This week, I invite you to walk with me through some of my inner thoughts regarding Psalm 107. The first time I remember reading it, I thought it would make a great sermon series. I even outlined it and used it as a part of an assignment in my Homiletics (Preaching) class. Perhaps it would make a series of sermons; but now it is just a favorite psalm. When I read it, the overwhelming message to me is this: NO ONE IS BEYOND HIS REACH OR HIS ABILITY TO REDEEM.

I encourage you to take the few minutes necessary to read the psalm in its entirety today. But if time doesn’t allow that, join me this week as we look at it in smaller, bite-size pieces.

1Give thanks to the Lord, for he is good! His faithful love endures forever. 2Has the Lord redeemed you? Then speak out! Tell others he has redeemed you from your enemies. 3For he has gathered the exiles from many lands, from east and west, from north and south.

43Those who are wise will take all this to heart; they will see in our history the faithful love of the Lord.

Psalm 107:1-3, 43

Here is the beginning and the end of the psalm. While the author is anonymous, the event is thought to be the Jews return home from captivity in Babylon. Before you mark it off as irrelevant to you, consider your own journey. In some way, we all experience captivity and are invited to return to God through Jesus. Difficulties along the way are the places we meet Jesus.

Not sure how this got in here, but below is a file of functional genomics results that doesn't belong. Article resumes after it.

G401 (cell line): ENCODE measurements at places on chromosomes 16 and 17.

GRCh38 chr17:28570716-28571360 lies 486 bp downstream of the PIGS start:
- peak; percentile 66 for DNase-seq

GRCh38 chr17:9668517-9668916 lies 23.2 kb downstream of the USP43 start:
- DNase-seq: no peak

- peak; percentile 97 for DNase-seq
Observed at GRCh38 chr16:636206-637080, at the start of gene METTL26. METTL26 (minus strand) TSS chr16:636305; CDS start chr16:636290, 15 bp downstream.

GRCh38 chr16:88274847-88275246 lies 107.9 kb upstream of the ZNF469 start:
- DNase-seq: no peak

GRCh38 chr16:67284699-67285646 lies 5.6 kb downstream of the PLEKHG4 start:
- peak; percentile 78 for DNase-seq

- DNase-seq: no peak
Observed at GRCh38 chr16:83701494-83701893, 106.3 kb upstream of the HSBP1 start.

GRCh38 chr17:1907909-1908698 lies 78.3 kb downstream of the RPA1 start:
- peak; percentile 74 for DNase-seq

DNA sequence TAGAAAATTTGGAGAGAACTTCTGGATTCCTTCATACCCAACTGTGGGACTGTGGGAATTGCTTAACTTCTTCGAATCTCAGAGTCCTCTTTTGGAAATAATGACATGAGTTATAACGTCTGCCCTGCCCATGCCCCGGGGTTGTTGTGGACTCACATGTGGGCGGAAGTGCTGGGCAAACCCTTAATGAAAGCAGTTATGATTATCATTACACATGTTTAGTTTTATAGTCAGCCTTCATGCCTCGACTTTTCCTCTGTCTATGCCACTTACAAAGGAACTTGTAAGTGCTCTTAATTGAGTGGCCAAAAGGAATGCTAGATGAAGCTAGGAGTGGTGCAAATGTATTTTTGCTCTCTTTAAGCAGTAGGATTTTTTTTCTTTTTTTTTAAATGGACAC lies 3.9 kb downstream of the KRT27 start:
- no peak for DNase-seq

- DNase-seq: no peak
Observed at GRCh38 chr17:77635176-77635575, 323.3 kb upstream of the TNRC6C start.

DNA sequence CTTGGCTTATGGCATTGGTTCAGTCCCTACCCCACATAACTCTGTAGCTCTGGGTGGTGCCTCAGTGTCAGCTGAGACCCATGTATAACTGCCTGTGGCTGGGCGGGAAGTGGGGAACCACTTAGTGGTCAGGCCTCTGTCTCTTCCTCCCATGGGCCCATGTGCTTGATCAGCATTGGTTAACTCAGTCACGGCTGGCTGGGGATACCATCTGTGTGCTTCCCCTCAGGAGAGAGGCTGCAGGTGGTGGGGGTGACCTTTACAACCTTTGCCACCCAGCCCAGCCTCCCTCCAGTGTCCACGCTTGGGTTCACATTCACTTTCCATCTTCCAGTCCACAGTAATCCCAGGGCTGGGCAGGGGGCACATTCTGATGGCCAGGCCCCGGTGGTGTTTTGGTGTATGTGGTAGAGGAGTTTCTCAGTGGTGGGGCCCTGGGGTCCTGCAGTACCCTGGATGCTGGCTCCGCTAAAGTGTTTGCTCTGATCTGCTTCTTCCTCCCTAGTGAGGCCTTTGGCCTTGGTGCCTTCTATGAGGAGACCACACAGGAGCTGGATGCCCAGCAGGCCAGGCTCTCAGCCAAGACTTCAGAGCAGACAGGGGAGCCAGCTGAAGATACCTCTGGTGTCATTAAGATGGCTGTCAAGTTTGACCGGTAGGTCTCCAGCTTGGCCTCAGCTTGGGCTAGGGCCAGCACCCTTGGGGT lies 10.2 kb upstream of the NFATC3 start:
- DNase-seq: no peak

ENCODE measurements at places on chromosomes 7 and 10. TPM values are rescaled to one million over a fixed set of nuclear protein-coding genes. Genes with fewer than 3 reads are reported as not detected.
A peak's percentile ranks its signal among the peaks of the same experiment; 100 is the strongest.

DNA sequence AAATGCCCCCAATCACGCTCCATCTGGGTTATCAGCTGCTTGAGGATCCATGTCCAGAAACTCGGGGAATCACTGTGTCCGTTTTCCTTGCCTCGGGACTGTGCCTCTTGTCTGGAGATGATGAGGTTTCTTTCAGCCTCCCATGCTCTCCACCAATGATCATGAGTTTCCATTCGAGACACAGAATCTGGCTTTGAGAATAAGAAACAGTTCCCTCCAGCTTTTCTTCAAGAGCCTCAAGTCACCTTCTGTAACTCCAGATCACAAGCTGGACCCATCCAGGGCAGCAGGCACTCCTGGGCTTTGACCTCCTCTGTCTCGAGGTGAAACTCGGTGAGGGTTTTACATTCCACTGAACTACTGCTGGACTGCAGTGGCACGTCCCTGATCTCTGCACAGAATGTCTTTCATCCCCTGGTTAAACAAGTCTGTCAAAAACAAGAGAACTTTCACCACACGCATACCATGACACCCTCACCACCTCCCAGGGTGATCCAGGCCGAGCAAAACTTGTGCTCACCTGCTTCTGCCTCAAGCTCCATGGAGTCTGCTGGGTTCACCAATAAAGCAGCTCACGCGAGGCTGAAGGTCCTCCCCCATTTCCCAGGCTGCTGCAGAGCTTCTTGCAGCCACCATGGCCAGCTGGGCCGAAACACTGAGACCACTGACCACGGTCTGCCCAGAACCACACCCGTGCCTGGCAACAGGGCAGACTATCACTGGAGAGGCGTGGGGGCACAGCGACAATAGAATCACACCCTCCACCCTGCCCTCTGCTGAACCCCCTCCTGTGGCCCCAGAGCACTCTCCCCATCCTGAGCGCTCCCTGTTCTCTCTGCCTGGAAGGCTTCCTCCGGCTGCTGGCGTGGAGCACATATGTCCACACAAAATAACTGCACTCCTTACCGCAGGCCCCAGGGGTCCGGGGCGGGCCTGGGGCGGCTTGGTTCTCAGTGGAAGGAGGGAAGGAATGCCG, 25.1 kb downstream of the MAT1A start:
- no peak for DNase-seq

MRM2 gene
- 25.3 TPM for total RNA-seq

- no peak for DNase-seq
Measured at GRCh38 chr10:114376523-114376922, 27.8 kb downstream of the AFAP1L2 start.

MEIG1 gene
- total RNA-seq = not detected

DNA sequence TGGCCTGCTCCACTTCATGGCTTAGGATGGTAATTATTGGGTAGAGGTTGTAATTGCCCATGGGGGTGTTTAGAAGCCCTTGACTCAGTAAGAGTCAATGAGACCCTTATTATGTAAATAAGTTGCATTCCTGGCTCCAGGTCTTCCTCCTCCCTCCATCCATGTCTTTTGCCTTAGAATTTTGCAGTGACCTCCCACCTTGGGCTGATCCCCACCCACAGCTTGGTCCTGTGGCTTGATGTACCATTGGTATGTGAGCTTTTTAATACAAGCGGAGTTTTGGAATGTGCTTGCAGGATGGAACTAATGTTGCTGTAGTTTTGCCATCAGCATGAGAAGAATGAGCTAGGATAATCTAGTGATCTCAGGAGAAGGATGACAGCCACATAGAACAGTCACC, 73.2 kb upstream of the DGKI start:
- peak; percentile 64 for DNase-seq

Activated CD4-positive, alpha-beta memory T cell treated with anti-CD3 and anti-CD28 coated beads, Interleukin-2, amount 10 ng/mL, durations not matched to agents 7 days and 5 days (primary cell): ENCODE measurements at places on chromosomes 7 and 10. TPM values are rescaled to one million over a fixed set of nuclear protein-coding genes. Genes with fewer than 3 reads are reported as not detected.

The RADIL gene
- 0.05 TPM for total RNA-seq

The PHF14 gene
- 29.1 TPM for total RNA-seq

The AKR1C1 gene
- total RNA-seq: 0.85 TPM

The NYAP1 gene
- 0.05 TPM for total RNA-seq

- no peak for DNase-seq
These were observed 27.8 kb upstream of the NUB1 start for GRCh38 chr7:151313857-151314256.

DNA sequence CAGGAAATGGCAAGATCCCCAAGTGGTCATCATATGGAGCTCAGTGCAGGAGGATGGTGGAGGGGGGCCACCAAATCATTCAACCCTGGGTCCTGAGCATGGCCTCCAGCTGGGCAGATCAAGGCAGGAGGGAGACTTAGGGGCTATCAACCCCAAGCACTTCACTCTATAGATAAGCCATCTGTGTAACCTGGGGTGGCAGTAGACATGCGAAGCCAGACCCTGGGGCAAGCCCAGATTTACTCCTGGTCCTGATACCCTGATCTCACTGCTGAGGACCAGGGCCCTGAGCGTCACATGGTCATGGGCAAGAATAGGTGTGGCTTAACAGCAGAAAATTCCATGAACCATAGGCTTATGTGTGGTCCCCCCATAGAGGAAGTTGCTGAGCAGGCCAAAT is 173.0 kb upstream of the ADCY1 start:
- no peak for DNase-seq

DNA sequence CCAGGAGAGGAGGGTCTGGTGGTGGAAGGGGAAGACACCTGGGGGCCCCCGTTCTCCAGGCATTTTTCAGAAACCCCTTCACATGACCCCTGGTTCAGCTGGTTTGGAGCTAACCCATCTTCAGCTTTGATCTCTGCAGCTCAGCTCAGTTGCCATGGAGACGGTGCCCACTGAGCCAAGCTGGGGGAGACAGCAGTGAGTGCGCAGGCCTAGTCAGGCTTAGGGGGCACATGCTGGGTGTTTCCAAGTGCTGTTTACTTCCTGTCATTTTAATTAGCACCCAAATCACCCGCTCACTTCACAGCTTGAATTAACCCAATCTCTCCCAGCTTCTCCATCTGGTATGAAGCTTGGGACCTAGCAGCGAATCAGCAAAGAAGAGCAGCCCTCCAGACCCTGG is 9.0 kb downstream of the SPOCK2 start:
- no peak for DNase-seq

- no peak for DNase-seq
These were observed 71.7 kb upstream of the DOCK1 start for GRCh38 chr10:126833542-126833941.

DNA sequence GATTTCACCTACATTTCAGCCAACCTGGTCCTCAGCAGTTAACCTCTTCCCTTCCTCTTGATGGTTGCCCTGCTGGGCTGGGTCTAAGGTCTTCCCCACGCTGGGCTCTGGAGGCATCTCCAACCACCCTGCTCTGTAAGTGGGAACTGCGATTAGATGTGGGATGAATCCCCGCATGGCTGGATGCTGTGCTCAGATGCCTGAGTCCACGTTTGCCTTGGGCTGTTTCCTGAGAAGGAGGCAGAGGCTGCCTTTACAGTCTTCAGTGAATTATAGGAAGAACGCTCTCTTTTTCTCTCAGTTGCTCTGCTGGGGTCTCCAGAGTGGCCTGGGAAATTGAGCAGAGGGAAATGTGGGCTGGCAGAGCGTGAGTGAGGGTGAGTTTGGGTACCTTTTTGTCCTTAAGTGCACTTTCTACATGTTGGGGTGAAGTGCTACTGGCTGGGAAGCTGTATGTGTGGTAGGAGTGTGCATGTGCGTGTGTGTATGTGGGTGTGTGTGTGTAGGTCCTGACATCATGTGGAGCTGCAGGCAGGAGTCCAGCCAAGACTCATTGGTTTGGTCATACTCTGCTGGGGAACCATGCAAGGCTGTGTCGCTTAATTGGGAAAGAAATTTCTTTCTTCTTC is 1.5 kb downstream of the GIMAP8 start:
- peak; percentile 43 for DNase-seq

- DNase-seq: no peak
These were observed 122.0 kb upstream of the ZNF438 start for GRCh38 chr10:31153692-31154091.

In these opening words, I am challenged to consider the question: has the Lord redeemed me? Then speak up! Share what he has done!

So I ask you to consider: has he redeemed you? Are you sharing what he has done? What/who are your enemies? From what/who do you need to be delivered right now? Are you taking the faithful love of the Lord to heart?

David used his despair as a platform to draw others to faith in God. Others have done the same. One example in particular is Horatio Spafford, who penned the lyrics to “It is Well With my Soul.” Very few know the kind of tragedy this man and his wife experienced, and yet it produced the profoundly deep words of a well loved hymn. Below you will find a link to a modern version of this song. It has been a comfort to me and I hope it will be to you as well.

May your weekend be blessed with peace amidst the despair in our world! The waves and winds still know HIS name! Peace be still!

Every day I hear of more despair, hardship and loss. In order to successfully navigate it, transformed rather than crushed, we need an example to follow. In Psalm 22, David unknowingly gives us just what we need.

He acknowledges his despair with honest expression of feeling abandoned by God. He freely asks where God is during this time. But he doesn’t stay there. He moves into recalling God’s faithfulness not only in the life of his ancestors, but in his personal experience. He begins to express gratefulness for what he recalls, in personal and corporate worship. His own despair becomes a platform for calling others to recall God’s faithfulness.